Public Healthcare Legislation the Public Option Thesis

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Public Healthcare Legislation

The Public Option and the Obama Healthcare Package

America's healthcare industry shows us one of the most revealing contradictions in the country's economy. Even though America claims itself to be the world's most advanced superpower, it is still unable to provide its entire population with healthcare and even worse, the quality of its healthcare overall is declining in many ways that will be discussed here. Though many democratic nations provide all of their citizens with healthcare access, the United States instead tries to concentrate the control of medicine into the hands of big businesses like the insurance industry or the pharmaceutical companies. The result is that the United States has a healthcare industry with a reputation that is getting worse, with large companies benefiting but average Americans suffering from the consequences of this. Overall, though healthcare should be a right to all Americans, it is treated more like a luxury only available for those who can afford it, creating an industry that cannot continue on its current path and also stay effective at meeting its responsibilities.

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This is why the Obama Administration has worked to pass a major piece of legislation designed to overhaul the ailing healthcare industries. With the focus on creating a 'public option' which would mitigate the cost of healthcare for the roughly 46 million who are reported to be uninsured today, Obama is working against a grain of industry lobbies and Republican Party leaders. These groups have argued that the new legislation would add 46 million Americans to the expenses of a welfare state. Amid these accusations and the expressed concern that the public option would promote excessive government intrusion into the healthcare industry, President Obama has advocated the public option with the justification of a severely unequal and ineffective U.S. Healthcare system. The discussion here provides a basis for the overhaul and the public option through a consideration of the current failures which have damaged American healthcare and which have devastated countless Americans.

Thesis on Public Healthcare Legislation the Public Option and Assignment


The parties that are the most important stakeholders in America's healthcare industry are; the consumers of the American public; medical industry corporations such as insurance companies, pharmaceutical companies and managed care firms; publicly provided healthcare programs or facilities; and the United States government as a whole. The current reality in the medical industry is that while the government and the corporations are sharing the profits of this situation, the medical consumers and the publicly funded, free medical programs are losing out.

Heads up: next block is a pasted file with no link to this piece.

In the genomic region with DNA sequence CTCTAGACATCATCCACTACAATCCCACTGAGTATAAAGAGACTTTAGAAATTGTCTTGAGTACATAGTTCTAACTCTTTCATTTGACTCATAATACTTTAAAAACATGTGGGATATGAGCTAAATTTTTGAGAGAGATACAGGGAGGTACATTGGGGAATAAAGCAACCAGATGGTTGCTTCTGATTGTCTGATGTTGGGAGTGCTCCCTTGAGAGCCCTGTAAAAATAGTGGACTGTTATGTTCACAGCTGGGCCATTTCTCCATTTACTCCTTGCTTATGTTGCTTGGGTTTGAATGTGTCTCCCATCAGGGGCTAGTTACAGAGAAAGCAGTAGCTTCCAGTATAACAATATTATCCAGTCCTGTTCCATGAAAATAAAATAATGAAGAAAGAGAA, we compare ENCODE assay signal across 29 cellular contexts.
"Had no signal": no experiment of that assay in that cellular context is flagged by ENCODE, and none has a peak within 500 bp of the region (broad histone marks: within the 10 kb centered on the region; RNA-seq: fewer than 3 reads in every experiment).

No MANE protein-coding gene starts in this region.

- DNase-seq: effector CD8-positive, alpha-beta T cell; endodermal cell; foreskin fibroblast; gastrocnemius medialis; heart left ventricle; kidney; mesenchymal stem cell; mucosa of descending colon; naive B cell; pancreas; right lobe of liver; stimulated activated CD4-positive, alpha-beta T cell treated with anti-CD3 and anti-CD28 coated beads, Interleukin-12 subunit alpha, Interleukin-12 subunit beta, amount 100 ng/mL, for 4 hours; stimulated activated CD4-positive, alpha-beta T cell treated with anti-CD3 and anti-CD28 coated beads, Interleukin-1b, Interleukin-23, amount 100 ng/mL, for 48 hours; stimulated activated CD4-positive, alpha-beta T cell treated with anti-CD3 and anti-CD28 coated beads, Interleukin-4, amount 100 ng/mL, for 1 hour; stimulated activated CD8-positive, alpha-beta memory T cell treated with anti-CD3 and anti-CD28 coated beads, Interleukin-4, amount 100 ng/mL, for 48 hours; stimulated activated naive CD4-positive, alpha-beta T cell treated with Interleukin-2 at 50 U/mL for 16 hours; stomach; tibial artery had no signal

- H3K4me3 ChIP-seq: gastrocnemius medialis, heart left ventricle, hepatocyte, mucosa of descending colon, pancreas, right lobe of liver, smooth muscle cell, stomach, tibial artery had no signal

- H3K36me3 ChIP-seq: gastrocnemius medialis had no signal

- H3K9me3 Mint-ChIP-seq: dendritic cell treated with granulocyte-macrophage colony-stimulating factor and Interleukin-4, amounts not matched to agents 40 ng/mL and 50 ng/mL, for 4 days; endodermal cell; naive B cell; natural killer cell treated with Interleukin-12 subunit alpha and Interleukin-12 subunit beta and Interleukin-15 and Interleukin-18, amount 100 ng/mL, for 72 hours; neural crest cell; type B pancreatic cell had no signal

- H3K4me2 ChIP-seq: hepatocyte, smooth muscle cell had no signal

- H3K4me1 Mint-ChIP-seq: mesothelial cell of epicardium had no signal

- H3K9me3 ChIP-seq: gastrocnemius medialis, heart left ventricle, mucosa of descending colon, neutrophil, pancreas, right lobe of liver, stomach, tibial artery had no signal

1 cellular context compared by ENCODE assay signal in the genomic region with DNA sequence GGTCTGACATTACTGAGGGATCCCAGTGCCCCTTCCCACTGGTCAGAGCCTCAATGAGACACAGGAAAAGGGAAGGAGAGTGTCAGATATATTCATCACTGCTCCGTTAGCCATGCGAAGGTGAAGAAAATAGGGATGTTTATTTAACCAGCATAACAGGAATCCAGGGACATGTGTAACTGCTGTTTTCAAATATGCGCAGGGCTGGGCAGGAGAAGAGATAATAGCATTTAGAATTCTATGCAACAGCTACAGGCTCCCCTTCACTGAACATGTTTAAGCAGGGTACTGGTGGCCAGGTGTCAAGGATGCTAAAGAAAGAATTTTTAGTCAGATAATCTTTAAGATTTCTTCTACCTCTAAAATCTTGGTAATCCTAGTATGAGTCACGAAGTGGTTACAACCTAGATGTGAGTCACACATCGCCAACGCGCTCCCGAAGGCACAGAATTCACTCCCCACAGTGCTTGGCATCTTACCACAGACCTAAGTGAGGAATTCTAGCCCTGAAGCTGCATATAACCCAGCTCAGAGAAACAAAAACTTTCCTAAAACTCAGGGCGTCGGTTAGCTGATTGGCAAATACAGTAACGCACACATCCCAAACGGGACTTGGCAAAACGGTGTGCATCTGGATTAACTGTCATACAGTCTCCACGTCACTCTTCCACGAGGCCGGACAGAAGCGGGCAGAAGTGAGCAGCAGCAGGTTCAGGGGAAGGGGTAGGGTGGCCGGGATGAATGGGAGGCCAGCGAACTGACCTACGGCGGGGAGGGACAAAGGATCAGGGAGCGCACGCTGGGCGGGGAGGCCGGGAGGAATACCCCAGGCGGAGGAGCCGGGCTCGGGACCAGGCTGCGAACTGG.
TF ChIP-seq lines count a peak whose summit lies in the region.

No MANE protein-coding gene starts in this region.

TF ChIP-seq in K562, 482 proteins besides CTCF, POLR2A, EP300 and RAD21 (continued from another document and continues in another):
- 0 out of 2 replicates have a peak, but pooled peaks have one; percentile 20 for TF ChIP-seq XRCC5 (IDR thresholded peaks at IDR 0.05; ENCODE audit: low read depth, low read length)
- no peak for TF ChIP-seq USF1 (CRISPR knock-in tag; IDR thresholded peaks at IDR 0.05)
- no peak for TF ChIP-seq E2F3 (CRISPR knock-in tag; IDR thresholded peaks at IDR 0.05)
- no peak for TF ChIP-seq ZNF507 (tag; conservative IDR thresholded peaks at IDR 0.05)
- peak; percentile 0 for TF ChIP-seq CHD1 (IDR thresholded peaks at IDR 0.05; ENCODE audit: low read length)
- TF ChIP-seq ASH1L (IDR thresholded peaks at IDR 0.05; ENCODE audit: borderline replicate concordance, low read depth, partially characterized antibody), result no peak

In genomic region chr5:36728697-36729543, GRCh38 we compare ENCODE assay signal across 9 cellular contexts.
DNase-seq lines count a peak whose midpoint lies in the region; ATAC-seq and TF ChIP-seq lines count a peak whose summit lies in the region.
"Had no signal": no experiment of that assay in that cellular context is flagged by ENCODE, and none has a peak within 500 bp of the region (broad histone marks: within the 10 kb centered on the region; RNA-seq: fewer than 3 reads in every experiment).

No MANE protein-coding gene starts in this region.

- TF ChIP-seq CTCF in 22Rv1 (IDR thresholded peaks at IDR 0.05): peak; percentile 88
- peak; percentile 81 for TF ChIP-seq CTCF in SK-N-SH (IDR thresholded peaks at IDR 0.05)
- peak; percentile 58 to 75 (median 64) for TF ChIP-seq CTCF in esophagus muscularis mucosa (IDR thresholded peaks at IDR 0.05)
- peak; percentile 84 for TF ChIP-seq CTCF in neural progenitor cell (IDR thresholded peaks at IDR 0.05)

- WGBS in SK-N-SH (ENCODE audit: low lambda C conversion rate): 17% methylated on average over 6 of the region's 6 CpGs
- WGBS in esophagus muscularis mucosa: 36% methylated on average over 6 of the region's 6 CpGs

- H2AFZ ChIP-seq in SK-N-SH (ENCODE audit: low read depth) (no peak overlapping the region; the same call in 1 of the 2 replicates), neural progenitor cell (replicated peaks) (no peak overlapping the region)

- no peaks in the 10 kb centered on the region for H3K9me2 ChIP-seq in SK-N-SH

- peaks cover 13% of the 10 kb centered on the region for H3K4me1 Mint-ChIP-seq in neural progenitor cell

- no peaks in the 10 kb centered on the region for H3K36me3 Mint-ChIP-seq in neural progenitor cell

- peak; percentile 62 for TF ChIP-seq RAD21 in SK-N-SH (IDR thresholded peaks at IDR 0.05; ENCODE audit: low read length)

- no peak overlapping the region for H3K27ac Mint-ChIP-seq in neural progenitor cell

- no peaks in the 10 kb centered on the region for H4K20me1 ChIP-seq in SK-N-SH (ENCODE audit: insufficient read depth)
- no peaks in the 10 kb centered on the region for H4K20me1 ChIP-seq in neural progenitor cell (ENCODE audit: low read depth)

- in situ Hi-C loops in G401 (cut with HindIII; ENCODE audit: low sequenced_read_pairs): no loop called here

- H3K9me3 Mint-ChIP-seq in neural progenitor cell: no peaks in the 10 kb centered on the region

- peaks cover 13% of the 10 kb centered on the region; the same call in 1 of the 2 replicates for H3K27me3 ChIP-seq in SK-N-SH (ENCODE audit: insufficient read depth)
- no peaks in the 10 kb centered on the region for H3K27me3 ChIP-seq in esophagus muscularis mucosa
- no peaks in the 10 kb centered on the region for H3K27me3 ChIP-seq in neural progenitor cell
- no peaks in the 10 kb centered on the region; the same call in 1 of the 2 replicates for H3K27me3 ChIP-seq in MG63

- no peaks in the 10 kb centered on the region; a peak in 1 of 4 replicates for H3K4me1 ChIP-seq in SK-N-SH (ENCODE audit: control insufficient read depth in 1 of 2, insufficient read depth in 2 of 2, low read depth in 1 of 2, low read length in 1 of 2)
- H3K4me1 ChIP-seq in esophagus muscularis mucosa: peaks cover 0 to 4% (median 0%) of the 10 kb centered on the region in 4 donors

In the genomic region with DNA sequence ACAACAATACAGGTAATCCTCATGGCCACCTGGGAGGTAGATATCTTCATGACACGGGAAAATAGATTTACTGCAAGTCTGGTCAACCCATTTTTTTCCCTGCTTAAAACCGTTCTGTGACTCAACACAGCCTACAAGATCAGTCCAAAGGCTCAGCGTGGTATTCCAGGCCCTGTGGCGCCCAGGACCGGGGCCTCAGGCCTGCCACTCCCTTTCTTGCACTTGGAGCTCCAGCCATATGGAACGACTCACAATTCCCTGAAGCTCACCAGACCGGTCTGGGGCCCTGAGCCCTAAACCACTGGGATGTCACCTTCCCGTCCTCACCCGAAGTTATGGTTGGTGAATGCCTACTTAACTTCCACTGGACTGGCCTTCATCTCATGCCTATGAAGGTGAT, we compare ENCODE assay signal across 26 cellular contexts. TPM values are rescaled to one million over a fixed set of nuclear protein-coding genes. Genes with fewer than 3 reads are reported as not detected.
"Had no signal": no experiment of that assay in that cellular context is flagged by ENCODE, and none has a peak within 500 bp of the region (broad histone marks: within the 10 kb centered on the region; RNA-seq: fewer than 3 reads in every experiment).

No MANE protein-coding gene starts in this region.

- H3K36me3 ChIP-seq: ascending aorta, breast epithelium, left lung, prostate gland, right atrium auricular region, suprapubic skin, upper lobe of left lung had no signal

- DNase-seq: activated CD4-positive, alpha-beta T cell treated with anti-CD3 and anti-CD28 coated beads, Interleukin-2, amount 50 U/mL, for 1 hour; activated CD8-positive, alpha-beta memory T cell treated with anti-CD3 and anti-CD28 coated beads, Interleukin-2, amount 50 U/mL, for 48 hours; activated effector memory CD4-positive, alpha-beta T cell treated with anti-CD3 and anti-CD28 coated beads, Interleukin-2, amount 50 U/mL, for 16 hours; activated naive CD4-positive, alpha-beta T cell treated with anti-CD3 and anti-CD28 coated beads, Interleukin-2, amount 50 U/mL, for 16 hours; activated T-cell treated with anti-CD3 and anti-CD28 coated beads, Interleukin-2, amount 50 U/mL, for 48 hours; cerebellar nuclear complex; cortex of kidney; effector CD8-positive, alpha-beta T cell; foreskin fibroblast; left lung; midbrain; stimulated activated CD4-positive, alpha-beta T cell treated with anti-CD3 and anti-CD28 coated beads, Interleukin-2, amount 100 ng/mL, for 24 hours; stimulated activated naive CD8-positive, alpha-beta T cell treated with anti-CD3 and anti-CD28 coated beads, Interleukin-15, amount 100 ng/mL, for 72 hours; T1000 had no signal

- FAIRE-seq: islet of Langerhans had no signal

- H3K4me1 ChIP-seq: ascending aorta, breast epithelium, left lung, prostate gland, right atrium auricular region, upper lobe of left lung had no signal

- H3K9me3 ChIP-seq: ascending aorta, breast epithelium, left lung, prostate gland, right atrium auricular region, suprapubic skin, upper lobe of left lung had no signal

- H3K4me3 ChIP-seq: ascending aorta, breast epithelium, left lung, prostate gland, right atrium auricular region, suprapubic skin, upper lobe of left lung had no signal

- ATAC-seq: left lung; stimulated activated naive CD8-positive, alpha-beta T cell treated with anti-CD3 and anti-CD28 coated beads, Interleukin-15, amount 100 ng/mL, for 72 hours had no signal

Public health is the entity with the lowest level of representation in American healthcare, with costs of healthcare not just making healthcare unaffordable for a large percentage of the population, but at the same time making up about 15% of the national GDP as a result of the same cost issues. (NCHC, 2004, p. 1) This shows that the high costs of healthcare are not because it is getting too expensive for the average American to afford. Instead, it is because insurance companies and pharmaceutical companies are trying to get more profit from the American people.

Truly, this points to biggest stakeholder in the current state of American healthcare. While the U.S. economy has experienced a continuing downturn in its rate of growth between 2000 and today, the healthcare industry has grown. On the power of employer provided healthcare premiums which rose by 9.2% during that period, the healthcare industry experienced an economic trend which sharply juxtaposed a rate of inflation one-third of this rise. This would prove a far stronger rate of growth than in such typically robust sectors as technology and retail. (NCHC, 2004, p. 1)

This would contrast the continually slow growth of the overall economy. Accordingly, Levit et al. (2001) would indicate show that a 'sluggish' economy would allow for healthcare to rise prodigiously as a contributor to Americ's overall GDP. Levit et al. report that in just a decade, its .8% contribution to the national GDP would balloon to 14.1% by 2001. (p. 154) These figures show the effects on the consumer, who as a stakeholder has been excluded from a lot of the decision-making processes effecting such things as healthcare costs and the laws surrounding them. The U.S. government, as a stakeholder as well, has devoted less of the public's financial investment in promoting innovation than it has in lowering tax costs for large companies. The government characterizes this priority as a way to encourage growth of large companies so that they can improve the quality of their service. However, the effect on the average American has not been this way. Instead, Americans are finding that the healthcare industry is getting more difficult to benefit from all the time. The demand for legislation is not only a public necessity, but is a government duty for which the public has expressed a willingness to pay.